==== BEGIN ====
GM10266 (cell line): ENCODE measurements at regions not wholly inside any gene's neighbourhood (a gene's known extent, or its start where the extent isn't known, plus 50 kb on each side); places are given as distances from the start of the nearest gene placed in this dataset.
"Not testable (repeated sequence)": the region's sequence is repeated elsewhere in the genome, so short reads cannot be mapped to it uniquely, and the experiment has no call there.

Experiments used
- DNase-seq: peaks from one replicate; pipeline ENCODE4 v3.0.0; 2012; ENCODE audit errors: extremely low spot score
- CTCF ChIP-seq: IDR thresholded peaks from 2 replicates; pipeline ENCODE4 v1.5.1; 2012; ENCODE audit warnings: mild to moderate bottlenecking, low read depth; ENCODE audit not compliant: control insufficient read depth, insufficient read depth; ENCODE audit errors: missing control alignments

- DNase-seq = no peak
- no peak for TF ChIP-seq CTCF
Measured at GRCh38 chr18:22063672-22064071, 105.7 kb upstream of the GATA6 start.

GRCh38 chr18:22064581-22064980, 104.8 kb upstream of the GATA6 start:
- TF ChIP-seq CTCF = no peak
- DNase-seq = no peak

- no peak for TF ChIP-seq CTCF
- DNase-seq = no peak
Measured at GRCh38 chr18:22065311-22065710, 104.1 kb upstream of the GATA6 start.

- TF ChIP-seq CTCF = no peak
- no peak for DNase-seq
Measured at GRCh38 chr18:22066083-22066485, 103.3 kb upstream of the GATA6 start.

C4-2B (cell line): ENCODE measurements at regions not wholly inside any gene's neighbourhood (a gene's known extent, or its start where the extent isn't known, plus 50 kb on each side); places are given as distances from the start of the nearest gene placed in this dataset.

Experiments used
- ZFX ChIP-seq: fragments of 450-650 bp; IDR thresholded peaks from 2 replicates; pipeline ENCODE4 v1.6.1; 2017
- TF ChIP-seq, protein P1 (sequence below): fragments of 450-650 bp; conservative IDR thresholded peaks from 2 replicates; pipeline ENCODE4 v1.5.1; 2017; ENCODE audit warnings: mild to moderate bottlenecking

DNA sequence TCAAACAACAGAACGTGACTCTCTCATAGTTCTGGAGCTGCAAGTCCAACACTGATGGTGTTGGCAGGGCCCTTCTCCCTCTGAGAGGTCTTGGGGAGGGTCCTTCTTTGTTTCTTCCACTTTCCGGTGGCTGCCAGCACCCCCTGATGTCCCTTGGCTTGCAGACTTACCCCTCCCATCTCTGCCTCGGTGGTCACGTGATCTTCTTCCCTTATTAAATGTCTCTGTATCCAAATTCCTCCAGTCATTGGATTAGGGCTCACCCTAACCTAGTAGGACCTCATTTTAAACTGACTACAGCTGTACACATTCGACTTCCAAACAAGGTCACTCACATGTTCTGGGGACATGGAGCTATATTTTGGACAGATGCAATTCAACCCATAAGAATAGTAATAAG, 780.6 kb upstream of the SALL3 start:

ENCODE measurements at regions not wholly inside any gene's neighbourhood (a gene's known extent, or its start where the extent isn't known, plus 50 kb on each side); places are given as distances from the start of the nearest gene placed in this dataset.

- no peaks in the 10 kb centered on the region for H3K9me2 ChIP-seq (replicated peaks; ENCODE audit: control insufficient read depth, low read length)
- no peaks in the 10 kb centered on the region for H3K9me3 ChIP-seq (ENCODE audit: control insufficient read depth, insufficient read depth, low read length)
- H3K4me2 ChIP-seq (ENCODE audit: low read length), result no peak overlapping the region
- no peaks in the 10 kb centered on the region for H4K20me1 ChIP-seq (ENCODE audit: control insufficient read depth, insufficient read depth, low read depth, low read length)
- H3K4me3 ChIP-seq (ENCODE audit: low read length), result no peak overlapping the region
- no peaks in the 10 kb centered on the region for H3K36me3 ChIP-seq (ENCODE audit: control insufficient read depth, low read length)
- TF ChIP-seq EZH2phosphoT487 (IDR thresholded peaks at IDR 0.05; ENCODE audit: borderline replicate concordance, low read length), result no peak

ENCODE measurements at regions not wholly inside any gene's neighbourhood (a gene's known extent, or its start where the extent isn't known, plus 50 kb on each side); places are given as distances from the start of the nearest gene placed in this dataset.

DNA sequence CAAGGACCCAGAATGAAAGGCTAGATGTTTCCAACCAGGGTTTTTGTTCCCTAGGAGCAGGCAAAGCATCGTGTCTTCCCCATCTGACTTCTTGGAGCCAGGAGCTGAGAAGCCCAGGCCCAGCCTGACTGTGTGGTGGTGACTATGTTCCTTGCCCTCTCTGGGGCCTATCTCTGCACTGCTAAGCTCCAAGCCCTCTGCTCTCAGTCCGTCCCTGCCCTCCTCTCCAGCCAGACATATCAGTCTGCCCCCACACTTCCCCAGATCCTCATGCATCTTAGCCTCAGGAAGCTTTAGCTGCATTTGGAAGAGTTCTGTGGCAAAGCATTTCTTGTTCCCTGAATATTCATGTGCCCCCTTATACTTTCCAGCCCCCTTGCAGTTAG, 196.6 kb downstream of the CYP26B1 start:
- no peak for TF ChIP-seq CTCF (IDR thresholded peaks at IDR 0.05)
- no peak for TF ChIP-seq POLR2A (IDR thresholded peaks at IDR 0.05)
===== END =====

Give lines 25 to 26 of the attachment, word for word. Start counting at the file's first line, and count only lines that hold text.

- no peaks in the 10 kb centered on the region for H3K9me3 ChIP-seq (ENCODE audit: control insufficient read depth, insufficient read depth, low read length)
- H3K4me2 ChIP-seq (ENCODE audit: low read length), result no peak overlapping the region